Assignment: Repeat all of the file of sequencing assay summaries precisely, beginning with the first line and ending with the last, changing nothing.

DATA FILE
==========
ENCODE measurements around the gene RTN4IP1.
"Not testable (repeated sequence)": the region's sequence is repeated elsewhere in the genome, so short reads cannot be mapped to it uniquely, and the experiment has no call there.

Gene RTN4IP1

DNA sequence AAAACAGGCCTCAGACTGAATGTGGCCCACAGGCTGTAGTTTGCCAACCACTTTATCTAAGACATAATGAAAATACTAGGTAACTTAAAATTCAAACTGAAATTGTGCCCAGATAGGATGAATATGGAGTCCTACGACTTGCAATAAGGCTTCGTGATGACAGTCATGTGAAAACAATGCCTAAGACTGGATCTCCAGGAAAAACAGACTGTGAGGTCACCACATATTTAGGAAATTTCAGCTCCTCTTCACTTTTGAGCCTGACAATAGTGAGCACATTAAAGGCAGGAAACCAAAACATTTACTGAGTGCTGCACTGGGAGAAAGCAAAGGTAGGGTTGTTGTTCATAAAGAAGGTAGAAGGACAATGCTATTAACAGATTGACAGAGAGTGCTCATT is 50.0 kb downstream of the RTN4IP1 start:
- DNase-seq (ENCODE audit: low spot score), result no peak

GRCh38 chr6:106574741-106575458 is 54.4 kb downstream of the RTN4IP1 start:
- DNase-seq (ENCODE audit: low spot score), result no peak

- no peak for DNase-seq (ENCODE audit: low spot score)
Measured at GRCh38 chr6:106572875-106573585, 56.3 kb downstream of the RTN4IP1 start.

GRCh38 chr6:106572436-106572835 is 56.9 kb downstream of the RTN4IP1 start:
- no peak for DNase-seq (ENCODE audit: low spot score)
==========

ENCODE measurements around the gene RTN4IP1.
"Not testable (repeated sequence)": the region's sequence is repeated elsewhere in the genome, so short reads cannot be mapped to it uniquely, and the experiment has no call there.

Gene RTN4IP1

DNA sequence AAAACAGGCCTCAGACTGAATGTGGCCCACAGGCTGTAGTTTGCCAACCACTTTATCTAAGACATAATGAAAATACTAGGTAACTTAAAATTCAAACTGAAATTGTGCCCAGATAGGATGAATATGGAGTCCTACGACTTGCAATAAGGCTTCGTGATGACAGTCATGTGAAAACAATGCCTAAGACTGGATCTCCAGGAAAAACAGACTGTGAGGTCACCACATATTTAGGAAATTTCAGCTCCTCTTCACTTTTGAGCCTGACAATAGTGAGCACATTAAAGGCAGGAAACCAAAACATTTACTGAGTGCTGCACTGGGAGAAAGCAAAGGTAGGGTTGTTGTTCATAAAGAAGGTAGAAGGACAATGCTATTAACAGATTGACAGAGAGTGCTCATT is 50.0 kb downstream of the RTN4IP1 start:
- DNase-seq (ENCODE audit: low spot score), result no peak

GRCh38 chr6:106574741-106575458 is 54.4 kb downstream of the RTN4IP1 start:
- DNase-seq (ENCODE audit: low spot score), result no peak

- no peak for DNase-seq (ENCODE audit: low spot score)
Measured at GRCh38 chr6:106572875-106573585, 56.3 kb downstream of the RTN4IP1 start.

GRCh38 chr6:106572436-106572835 is 56.9 kb downstream of the RTN4IP1 start:
- no peak for DNase-seq (ENCODE audit: low spot score)